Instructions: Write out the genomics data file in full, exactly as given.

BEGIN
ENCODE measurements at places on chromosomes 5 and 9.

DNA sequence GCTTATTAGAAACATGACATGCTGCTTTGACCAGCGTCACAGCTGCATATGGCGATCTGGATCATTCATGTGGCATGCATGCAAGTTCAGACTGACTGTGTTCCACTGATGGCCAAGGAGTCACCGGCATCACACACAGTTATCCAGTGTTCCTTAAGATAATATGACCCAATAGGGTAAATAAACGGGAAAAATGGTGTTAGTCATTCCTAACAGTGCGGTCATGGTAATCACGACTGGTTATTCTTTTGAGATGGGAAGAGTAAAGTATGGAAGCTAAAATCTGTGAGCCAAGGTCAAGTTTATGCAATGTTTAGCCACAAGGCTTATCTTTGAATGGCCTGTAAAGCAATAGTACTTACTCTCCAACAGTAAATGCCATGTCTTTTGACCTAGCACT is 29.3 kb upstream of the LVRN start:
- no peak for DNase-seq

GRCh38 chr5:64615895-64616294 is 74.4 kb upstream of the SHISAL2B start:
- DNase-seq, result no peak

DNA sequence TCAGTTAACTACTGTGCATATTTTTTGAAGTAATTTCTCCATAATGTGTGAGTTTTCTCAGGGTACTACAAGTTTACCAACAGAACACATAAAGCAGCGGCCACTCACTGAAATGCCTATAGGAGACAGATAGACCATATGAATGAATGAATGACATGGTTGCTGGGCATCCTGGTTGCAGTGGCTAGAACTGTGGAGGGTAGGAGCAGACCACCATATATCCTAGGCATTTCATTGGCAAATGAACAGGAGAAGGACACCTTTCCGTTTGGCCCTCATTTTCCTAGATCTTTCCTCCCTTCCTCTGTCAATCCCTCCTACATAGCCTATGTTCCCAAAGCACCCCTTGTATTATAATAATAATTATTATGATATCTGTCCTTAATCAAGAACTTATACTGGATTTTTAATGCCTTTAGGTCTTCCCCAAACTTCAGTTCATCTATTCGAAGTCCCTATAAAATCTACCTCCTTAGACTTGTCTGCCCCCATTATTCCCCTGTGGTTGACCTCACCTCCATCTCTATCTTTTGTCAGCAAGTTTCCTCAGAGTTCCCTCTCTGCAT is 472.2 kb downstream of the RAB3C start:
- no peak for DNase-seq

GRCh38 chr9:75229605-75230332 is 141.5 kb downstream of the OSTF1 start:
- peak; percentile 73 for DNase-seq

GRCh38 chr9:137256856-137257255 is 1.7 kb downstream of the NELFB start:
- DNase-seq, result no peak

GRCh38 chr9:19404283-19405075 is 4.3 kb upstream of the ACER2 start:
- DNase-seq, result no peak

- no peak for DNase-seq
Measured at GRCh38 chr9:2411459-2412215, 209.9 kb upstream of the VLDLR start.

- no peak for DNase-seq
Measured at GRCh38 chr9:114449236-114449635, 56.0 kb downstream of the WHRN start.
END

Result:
ENCODE measurements at places on chromosomes 5 and 9.

DNA sequence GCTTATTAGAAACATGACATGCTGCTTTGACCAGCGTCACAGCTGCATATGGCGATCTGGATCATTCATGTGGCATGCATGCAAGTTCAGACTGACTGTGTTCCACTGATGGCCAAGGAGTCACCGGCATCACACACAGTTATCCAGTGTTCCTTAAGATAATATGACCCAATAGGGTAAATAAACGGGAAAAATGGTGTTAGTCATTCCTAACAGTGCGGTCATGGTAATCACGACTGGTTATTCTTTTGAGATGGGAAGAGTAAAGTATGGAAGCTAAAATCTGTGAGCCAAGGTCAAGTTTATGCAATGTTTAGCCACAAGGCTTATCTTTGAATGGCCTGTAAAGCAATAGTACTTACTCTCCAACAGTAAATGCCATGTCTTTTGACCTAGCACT is 29.3 kb upstream of the LVRN start:
- no peak for DNase-seq

GRCh38 chr5:64615895-64616294 is 74.4 kb upstream of the SHISAL2B start:
- DNase-seq, result no peak

DNA sequence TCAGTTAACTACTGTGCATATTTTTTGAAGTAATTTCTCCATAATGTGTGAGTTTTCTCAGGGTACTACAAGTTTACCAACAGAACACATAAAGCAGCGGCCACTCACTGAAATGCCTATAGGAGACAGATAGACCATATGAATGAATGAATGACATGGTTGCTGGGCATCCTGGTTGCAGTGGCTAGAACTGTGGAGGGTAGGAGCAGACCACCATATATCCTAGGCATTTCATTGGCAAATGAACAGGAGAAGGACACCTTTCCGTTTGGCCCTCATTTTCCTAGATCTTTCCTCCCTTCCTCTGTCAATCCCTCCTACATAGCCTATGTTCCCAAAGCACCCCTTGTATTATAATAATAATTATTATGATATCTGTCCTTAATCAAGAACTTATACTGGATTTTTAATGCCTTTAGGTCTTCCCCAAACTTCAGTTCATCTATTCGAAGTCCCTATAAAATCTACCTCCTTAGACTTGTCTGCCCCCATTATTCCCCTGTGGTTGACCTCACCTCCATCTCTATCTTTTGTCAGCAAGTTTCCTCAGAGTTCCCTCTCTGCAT is 472.2 kb downstream of the RAB3C start:
- no peak for DNase-seq

GRCh38 chr9:75229605-75230332 is 141.5 kb downstream of the OSTF1 start:
- peak; percentile 73 for DNase-seq

GRCh38 chr9:137256856-137257255 is 1.7 kb downstream of the NELFB start:
- DNase-seq, result no peak

GRCh38 chr9:19404283-19405075 is 4.3 kb upstream of the ACER2 start:
- DNase-seq, result no peak

- no peak for DNase-seq
Measured at GRCh38 chr9:2411459-2412215, 209.9 kb upstream of the VLDLR start.

- no peak for DNase-seq
Measured at GRCh38 chr9:114449236-114449635, 56.0 kb downstream of the WHRN start.